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Political Programmatic Influences the Tense Election

Political Programmatic Influences the Tense Election

2020 has been a stressful election year, characterized by nationwide protests and a global pandemic. In a season of “unprecedented times,” programmatic advertising played a key part in targeting voters during the presidential race.

How much did Republican and Democratic campaigns spend using programmatic this year?

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Programmatic is Criticized But Carries On

Experts expect the 2020 presidential election to see more than $10 billion spent on political ads. But candidates aren’t spending blindly—they want to use their money to get the biggest bang for their buck.

Programmatic advertising is often the simplest solution: get your message to those who most need to hear it, and don’t waste money on votes you already have or have no chance of acquiring.

But the methods that make programmatic advertising so effective are often criticized. Donald Trump’s campaign admitted to using data such as geographic location and wealth in targeted ads back in 2016. Some argue that the use of programmatic in a political context is too manipulative, and controls an audience rather than informing them.

At the same time, digital advertising channels have enjoyed relative freedom from regulations in the past. The majority of limits, especially for political ads, were specific to television or radio. As programmatic and other digital ads become more widespread, they’ll likely become more legislated. 2020’s use of digital advertising will become a basis for future laws.

While future regulations may not discourage politicians from using digital advertising to their advantage, it does mean that they may have to do so differently. For instance, candidates and PACs may have to learn how to center campaigns on messages applicable to all audience members (instead of just specific targets) and the platforms themselves will have to regulate pricing and distribution.

Online Platforms Take Action to Protect Elections

After Russian interference in 2016, Facebook spent four years trying to ensure that that wouldn’t happen again, aided by security and “integrity” divisions responsible for halting such problems.

“We believe that we have done more than any other company over the past four years to help secure the integrity of elections,” says Guy Rosen, president of integrity.

His department has been responsible for some big changes. Chief among them are the platform’s decision to suspend new ads the week before election day, and the decision to halt all political ads after the election until they have confirmed the winner.

Facebook isn’t the first platform to make such decisions though.

Google also vowed to stop political ads until finalized results are announced, citing the same sensitive-events policy that caused them to stop COVID-related ads back in March. They’re joined by Twitter, whose bans on political ads don’t have a time limit.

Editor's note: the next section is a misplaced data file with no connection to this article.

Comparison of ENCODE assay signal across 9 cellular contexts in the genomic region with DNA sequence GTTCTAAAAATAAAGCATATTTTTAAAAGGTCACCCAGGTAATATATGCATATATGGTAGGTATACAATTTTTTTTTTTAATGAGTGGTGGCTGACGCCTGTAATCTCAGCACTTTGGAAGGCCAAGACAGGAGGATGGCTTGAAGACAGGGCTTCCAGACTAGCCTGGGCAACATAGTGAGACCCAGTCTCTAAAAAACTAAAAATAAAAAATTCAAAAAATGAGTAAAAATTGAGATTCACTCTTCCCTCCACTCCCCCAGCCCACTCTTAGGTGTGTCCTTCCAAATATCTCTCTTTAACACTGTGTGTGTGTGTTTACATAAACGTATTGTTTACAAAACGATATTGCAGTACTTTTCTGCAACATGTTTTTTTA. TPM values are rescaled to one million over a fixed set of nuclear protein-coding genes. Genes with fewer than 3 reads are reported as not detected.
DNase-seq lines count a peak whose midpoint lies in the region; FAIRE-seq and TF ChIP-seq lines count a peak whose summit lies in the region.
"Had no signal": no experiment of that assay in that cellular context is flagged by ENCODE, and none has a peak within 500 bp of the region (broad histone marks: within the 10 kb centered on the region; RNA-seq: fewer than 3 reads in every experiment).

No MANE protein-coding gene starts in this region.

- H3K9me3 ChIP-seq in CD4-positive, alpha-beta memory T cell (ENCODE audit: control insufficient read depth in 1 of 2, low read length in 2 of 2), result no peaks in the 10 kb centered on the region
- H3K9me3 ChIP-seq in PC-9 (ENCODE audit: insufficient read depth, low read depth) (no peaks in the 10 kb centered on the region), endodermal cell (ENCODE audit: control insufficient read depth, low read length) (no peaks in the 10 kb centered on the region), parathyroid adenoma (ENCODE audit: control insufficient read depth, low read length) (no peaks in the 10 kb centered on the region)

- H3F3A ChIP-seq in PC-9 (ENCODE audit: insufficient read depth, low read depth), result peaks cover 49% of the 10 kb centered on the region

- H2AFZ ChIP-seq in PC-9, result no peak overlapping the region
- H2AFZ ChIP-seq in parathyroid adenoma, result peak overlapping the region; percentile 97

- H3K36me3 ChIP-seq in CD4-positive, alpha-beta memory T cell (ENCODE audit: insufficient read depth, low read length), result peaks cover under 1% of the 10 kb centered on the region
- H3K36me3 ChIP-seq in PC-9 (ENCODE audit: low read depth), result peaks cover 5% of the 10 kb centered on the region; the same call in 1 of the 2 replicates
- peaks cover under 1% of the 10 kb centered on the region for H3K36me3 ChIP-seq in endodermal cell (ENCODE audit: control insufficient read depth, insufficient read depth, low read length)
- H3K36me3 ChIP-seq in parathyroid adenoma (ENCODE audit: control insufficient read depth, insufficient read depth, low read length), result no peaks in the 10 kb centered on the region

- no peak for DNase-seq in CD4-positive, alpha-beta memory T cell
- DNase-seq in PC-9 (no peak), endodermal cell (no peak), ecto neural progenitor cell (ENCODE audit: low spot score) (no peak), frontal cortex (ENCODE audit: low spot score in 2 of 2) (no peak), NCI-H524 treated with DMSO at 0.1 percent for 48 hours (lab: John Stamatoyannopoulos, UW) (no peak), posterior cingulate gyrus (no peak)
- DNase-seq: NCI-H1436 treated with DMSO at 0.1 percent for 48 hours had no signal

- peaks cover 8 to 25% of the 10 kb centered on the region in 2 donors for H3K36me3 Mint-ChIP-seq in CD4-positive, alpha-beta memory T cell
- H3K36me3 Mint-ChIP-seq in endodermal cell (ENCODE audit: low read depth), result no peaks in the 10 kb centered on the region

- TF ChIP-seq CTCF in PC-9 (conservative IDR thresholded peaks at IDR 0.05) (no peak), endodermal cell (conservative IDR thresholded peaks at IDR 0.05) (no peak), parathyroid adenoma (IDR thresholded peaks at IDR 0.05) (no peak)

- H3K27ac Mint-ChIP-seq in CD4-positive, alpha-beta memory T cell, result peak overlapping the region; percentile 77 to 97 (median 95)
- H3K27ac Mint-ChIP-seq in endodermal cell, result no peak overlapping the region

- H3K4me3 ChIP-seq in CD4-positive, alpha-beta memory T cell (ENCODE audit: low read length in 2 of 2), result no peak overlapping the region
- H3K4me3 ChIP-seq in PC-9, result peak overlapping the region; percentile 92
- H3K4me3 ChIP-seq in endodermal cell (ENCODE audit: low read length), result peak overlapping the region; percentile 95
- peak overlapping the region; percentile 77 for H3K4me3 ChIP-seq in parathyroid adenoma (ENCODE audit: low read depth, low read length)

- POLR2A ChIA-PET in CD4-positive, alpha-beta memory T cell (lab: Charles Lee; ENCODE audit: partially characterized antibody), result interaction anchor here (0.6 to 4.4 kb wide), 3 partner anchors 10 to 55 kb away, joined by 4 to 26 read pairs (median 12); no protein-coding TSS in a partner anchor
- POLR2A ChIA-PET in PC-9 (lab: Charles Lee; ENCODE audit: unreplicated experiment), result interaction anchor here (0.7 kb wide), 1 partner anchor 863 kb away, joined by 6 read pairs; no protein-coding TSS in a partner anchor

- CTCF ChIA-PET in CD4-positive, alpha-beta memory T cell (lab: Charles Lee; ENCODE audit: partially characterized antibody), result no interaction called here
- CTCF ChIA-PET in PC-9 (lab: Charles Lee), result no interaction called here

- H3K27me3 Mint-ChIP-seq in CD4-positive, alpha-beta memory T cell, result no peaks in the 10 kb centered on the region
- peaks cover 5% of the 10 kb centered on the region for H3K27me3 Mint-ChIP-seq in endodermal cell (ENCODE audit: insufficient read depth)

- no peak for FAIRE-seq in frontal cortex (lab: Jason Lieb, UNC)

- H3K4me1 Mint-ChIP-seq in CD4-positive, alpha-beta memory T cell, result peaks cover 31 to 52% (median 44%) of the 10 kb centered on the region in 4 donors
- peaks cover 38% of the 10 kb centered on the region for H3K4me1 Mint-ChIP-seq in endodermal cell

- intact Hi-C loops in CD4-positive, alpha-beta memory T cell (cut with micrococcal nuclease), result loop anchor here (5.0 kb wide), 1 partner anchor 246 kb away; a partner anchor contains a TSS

MediaRadar Insights

Methodology

We looked at all programmatic ad placements in the political action committees, political candidates, and political fundraising category from January through October. 

We excluded all regional ads and all campaigns running on a state or local level—these numbers reflect only ads run by national candidates.

Findings

The total amount spent on programmatic advertisements from January through October is $9.5 million across an average of 20 campaigns. 

For January to March, this included one Republican national campaign and three Democratic national campaigns.

The Biden for President campaign started their programmatic ad campaign in May. They spent at least $59 thousand per month, peaking in June with spend hitting $1.1 million. This extra spend can be explained by the twelve Democratic primaries that occurred that month.

The Donald J. Trump for President campaign has consistently run a programmatic ad campaign since January, spending at least $20 thousand per month. In August, they spent $2.5 million in programmatic ads—correlating with the month in which both parties hosted national conventions.

It does appear that October’s programmatic spend is significantly lower, but spend tends to be weighted in the last half of the month. This data does not include spend during the last week of October. However, estimates based on July, August, and September’s upward trends show that spend is likely to increase again in October.

As the final numbers continue to pour in from the election, check back here to see how advertisers and ad hosting platforms are responding to this year’s political scene.

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